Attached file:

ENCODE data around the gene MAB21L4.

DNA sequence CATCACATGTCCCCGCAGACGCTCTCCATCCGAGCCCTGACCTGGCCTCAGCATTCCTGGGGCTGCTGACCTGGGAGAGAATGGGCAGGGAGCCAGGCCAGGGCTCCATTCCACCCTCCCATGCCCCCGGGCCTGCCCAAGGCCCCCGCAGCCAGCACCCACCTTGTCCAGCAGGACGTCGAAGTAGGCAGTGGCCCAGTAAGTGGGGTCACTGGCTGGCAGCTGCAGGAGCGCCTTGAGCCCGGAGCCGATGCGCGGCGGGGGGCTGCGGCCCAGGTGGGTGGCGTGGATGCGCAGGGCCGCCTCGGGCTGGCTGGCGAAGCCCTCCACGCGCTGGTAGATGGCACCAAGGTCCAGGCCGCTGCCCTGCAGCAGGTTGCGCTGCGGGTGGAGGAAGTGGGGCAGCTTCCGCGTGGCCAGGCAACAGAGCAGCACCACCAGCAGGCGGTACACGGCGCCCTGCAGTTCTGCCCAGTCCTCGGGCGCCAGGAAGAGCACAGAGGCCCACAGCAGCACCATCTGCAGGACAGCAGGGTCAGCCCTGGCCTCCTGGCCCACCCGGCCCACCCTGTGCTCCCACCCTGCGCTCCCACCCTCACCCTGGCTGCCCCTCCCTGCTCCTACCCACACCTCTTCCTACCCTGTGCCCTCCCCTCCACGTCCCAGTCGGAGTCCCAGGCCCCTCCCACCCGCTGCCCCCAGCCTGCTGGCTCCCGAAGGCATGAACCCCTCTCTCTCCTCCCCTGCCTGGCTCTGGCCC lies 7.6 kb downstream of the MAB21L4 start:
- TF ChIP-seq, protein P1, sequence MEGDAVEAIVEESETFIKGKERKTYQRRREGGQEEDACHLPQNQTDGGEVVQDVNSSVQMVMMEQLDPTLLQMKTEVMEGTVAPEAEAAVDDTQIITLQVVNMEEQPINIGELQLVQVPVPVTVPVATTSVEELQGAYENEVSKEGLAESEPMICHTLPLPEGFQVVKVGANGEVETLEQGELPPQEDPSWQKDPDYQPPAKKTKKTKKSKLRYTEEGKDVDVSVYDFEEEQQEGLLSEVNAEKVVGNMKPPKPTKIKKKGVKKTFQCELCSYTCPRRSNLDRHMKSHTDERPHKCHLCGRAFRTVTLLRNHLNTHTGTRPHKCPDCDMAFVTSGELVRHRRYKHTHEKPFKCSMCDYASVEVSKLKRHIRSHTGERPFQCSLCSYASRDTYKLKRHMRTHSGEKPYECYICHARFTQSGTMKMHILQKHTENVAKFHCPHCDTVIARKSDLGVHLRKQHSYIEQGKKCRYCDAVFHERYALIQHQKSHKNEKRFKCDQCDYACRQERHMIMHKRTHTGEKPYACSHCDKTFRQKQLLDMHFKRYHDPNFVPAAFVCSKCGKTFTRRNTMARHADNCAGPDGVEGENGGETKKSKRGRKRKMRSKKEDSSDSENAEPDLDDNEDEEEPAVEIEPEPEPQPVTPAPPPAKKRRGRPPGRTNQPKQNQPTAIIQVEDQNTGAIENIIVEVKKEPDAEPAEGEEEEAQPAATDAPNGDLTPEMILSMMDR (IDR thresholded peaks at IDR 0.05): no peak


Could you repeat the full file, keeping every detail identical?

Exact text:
ENCODE data around the gene MAB21L4.

DNA sequence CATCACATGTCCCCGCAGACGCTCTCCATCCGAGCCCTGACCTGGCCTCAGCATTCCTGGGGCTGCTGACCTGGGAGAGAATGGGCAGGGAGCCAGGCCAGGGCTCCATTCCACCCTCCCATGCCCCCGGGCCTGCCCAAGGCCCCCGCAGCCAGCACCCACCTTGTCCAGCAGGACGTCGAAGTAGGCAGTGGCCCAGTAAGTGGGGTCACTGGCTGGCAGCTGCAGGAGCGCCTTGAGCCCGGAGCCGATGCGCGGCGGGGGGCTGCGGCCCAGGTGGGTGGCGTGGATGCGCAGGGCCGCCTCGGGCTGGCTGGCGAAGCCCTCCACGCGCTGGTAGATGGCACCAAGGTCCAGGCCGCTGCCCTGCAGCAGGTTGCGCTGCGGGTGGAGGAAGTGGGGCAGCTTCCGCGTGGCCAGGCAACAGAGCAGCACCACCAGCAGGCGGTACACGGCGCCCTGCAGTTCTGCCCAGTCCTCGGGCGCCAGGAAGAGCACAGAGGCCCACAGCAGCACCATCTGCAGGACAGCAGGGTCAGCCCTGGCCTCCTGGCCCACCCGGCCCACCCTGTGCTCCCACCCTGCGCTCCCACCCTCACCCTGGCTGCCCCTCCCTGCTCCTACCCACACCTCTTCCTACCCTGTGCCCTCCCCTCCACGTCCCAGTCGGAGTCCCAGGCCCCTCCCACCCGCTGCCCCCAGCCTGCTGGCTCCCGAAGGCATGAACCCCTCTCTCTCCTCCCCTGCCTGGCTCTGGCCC lies 7.6 kb downstream of the MAB21L4 start:
- TF ChIP-seq, protein P1, sequence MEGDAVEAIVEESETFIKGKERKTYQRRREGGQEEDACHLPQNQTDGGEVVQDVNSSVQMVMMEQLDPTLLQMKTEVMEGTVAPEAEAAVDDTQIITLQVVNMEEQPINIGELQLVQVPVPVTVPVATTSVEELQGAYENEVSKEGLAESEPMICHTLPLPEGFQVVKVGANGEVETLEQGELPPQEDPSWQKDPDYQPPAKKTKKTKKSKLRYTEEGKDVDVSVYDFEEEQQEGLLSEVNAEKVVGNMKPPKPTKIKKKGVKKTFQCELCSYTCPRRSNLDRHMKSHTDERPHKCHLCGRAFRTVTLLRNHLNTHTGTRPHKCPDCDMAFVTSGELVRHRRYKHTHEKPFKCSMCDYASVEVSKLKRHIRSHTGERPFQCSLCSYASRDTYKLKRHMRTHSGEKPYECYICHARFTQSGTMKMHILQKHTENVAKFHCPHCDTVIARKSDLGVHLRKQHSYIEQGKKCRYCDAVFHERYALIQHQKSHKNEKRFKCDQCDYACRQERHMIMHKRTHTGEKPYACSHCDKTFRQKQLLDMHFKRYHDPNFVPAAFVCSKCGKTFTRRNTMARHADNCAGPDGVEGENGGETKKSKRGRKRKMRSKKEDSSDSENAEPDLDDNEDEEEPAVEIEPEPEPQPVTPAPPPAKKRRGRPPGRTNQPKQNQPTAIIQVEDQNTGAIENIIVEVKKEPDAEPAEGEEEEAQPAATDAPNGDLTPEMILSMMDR (IDR thresholded peaks at IDR 0.05): no peak